Albatros visit – 22/23rd June, 2013


Albatros at St James Louth, 2013Well what a wonderful weekend. Our very good friends, Groninger Christelijk Mannenkoor, better known as Albatros, came and performed in a  joint concert with us. We have had a 35 year relationship with Albatros, this was the 13th back and forth visit since 1979 and was timed to coincide with LMVC’s 40th year anniversary. They also performed the next day at Marshchapel which was far more enjoyable for me as I was able to have an aisle seat and got the full on visual and sound experience (on Saturday we were waiting in the side aisles). What a choir. We compliment ourselves well as their Russian songs and interpretation of other choral music is done in a different and pleasing manor to ours. I made the comment to my guest, Johan van Oosterom, that their booming sound was inspirational, he came back with: he wished they could sing our style which is so pleasantly quiet which is amusing as Graham Burrell, our MD says we don’t sing softly enough!

I have put together some photos and video of the weekend showing the social side as a momentum and below the link is a critic by our good friend Fred Goodwin, the well-known composer and arranger:

On my birthday I like to be surrounded by friends, uplifted by music and warmed by a suitable beverage.   I suspect that the last of these flowed freely after the concert, but the first two were present in abundance in St James’s Church on Saturday as the Louth Male Voice Choir celebrated its fortieth anniversary.    The friends on this occasion were not only a huge audience of supporters, but also the Dutch choir Albatros, with which the LMVC has a special relationship that it has maintained and nurtured for thirty-five of its forty years.    A festive atmosphere was assured.
We began in the usual manner with music floating magically on the air from under the tower, creating atmosphere like a well-chosen introit:   Lily of the Valley, sung softly by the LMVC with perfect blend.    Then, after an impressive crocodile of singers had processed up the side aisles, LMVC Chairman Malcolm Kerridge introduced the concert, told us something of the choir’s growth from its origins in a few singers round the piano, and welcomed the members of Albatros, the important guests of the day.  We heard how the two choirs became associated owing to a chance encounter in 1978 between David Bryant and Klaas Wieske, the then chairman of the Dutch choir.   Since then Albatros have visited Louth eight times, and LMVC have been to Pekela in Holland six times, and many individual friendships have been forged.
Now the concert could begin in earnest.   Albatros sang first, with a group of Russian songs, for which they were colourfully attired in red tunics.   Under the energetic control of their conductor Anton Stulp they at once displayed their richness of sound, dynamic range, lively diction and rhythmic ensemble, and their singing was enhanced by the addition of an accordion beautifully played by Gertie Bruin, the accomplished drumming of visiting player Christopher Neal, and a fine succession of vocal soloists from within the choir.    Particularly enjoyable were Ephita, a gentle love-song, and the Cossack song Kozachje Pesjna, with its striking rhythmic effects and acceleration to a breathless end, drawing enthusiastic applause.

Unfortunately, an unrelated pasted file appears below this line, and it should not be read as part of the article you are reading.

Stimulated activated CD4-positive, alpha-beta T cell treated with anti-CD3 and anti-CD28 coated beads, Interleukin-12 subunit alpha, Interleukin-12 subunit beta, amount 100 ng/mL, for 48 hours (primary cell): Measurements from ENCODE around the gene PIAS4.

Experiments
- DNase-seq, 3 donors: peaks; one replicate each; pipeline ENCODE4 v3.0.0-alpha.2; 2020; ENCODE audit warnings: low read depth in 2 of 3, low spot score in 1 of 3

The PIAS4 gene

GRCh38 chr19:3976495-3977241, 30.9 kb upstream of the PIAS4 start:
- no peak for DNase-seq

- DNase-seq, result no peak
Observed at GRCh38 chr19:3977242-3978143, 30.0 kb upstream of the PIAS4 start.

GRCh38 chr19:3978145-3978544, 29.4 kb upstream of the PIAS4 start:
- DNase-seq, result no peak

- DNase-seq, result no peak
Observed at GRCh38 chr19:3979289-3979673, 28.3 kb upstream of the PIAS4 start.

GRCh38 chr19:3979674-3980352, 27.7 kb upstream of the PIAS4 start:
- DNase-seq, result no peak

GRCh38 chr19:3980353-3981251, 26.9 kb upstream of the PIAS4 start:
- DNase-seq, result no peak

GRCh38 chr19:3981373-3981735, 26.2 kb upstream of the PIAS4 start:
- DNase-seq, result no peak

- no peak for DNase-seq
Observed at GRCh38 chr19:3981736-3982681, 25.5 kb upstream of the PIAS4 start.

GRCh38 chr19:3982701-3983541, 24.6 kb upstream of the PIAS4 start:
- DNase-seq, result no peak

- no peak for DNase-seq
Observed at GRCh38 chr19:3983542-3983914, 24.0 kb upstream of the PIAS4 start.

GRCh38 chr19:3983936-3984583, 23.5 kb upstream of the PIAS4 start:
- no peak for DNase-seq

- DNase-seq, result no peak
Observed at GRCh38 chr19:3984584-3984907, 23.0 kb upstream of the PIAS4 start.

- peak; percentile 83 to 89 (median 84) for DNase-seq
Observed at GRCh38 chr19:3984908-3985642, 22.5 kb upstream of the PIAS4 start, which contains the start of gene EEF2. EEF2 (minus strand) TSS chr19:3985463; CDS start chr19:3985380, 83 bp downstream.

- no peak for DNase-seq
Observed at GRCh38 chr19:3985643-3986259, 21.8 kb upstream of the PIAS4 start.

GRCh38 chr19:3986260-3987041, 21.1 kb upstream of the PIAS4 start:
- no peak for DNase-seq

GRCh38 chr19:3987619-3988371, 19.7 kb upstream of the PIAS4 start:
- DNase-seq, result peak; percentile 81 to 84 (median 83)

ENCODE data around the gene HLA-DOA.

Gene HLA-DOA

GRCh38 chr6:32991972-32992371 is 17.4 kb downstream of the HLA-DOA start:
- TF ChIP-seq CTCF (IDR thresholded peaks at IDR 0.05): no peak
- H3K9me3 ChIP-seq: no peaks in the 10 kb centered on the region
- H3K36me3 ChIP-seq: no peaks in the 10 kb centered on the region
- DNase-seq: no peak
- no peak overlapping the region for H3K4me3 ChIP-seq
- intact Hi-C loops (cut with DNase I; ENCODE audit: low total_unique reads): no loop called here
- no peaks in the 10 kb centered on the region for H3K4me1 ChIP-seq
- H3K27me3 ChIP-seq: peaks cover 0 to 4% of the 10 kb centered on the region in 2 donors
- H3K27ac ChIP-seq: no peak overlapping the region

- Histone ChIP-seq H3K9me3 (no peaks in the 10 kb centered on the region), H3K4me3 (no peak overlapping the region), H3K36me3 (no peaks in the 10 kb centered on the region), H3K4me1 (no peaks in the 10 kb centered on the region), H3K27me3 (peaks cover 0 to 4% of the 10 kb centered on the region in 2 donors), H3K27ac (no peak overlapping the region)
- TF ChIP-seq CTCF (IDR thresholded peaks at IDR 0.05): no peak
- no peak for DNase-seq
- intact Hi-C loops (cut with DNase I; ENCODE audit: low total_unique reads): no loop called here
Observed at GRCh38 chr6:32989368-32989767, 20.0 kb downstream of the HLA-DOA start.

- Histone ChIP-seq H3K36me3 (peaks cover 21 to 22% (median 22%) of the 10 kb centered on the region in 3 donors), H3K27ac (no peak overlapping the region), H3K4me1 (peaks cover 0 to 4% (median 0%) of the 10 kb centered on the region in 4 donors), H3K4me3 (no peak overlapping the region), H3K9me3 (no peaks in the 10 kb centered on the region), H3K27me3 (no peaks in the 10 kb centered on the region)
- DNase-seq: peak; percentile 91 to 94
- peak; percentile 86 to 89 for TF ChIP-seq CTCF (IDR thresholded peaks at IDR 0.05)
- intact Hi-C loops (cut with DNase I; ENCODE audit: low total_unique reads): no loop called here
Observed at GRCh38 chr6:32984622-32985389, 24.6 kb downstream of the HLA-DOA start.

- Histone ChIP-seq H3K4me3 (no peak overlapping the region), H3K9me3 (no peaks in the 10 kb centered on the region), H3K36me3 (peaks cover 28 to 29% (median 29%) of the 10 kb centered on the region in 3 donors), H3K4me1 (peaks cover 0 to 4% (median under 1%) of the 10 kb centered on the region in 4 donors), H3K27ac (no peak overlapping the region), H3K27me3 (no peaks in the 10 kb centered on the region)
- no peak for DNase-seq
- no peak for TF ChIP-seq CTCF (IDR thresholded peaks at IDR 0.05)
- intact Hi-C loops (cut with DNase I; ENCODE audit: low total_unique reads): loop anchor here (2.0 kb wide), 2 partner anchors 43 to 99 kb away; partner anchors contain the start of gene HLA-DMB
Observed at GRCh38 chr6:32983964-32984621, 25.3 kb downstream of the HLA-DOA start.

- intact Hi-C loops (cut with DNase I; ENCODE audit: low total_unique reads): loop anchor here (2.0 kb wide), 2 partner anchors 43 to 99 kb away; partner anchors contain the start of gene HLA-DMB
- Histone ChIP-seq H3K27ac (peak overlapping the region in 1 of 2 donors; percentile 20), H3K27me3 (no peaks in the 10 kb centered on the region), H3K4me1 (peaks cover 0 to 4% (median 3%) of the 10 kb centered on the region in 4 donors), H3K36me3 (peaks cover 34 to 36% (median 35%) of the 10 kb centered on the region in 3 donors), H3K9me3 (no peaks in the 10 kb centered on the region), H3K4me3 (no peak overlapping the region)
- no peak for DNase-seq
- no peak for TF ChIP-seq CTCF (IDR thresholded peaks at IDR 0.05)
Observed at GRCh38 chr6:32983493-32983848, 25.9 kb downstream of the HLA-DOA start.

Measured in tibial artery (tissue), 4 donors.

Did I hear the words ‘Follow that!’?     The LMVC certainly did.   They took the stage next with conductor Graham Burrell, and began with their favourite Maori songs, the opening war chant with actions striking terror into our hearts, but soon relaxing into beautiful, sweet, blended harmony.   In the three calypso songs that followed they coped effortlessly with the syncopated rhythms, with energetic diction and excellent ensemble.    The rest of their group showed rich variety, from a lyrical rendering of O Danny Boy to the verbal dexterity of What shall we do with a drunken sailor? and the lovely close harmony of Bridge over troubled waters, with extra colour being added by the excellent piano-playing of Gwyn Law.
In the second half the order was reversed, the LMVC singing first.   Again they demonstrated their wide range, from the dramatic effects and hand-clapping of Homeless and quiet singing in Prayer of the Children to strong unison singing in The Rose and vital off-beat rhythms in Blue Skies.  They were again ably supported by Gwyn Law on the piano.  Albatros followed, with songs in mainly excellent English, and we were treated to yet more examples of their versatility.  The richness of their sound and their expressive capabilities were apparent from the first song, Shine your light, and they went on to captivate the audience with traditional gospel music in Elijah Rock, with a brilliant new ingredient in the jazz piano-playing of Cas Straatman.   Sullivan’s Lost Chord was accompanied on the organ by Graham Burrell.    Soon all will be done gave us more examples of their energetic rhythm, dynamic range and sheer enthusiasm, to provide an exciting end to this section of the concert.
Finally the two choirs sang two items together, one in Dutch and one in English, the sound filling St James’s Church in a fitting climax to the evening, rewarded with a standing ovation from the audience.    Presentations were made to people who had contributed so much to the success of the two choirs, and a birthday and a bond of friendship had been well celebrated.
Frederic Goodwin